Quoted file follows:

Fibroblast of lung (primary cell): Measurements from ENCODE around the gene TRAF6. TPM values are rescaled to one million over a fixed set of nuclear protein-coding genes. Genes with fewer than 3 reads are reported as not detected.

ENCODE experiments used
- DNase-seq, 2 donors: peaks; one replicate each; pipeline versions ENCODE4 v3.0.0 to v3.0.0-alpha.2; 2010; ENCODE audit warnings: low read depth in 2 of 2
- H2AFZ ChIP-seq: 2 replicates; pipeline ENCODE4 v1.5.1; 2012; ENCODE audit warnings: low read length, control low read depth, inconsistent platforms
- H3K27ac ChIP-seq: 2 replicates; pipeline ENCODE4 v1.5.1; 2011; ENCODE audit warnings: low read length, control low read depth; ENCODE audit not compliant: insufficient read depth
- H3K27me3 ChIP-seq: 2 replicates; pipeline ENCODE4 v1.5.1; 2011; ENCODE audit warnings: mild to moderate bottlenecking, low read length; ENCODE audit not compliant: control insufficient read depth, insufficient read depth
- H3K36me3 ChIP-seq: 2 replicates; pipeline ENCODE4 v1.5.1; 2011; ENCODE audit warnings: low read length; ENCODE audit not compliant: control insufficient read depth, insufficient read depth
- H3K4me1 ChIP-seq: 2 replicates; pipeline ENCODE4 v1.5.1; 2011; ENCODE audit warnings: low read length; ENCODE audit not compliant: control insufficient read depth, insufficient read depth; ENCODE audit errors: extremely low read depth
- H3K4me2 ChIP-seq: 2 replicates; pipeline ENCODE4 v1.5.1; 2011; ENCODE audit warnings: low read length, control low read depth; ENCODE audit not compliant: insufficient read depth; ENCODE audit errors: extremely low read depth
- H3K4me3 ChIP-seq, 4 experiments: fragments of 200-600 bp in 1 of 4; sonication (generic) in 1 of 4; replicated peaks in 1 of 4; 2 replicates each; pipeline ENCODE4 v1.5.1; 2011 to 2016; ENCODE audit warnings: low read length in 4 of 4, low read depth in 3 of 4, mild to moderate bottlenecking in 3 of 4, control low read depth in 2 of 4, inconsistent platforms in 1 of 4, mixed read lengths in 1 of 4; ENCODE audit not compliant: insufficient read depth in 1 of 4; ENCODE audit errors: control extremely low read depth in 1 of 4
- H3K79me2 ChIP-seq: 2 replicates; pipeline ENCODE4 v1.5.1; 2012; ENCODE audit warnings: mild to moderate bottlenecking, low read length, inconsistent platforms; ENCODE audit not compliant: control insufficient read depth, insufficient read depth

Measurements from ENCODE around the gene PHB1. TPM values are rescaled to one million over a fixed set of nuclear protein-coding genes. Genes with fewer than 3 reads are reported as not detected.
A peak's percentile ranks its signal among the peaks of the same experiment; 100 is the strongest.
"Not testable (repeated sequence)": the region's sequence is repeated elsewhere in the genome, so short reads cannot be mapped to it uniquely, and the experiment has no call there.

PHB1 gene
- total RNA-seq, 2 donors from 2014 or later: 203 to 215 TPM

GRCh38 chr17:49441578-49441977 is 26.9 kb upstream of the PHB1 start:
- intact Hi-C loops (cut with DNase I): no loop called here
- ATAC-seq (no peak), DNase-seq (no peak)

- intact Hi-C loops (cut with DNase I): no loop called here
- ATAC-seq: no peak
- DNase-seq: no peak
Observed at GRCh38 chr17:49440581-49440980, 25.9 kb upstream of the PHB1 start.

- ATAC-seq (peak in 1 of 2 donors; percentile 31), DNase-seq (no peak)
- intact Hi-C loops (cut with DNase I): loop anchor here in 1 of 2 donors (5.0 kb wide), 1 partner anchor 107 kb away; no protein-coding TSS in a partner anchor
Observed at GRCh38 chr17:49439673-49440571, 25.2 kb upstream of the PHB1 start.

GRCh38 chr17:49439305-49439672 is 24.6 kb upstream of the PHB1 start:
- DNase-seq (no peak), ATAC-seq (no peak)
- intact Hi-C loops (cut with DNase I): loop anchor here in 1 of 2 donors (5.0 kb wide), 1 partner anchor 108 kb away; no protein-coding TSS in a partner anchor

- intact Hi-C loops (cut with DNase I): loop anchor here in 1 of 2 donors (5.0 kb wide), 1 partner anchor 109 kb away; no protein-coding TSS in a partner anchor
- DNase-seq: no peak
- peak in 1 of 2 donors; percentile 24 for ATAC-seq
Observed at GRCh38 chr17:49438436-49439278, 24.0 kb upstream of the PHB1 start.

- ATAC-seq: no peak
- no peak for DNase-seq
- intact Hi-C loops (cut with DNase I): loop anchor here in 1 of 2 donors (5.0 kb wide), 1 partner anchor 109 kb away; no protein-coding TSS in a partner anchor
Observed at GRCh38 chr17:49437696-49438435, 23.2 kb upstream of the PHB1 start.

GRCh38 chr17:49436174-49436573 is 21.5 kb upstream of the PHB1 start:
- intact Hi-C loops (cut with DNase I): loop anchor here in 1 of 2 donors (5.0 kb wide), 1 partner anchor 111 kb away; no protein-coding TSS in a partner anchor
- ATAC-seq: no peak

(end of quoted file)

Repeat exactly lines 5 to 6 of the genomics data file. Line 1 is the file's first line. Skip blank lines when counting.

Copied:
- H3K27ac ChIP-seq: 2 replicates; pipeline ENCODE4 v1.5.1; 2011; ENCODE audit warnings: low read length, control low read depth; ENCODE audit not compliant: insufficient read depth
- H3K27me3 ChIP-seq: 2 replicates; pipeline ENCODE4 v1.5.1; 2011; ENCODE audit warnings: mild to moderate bottlenecking, low read length; ENCODE audit not compliant: control insufficient read depth, insufficient read depth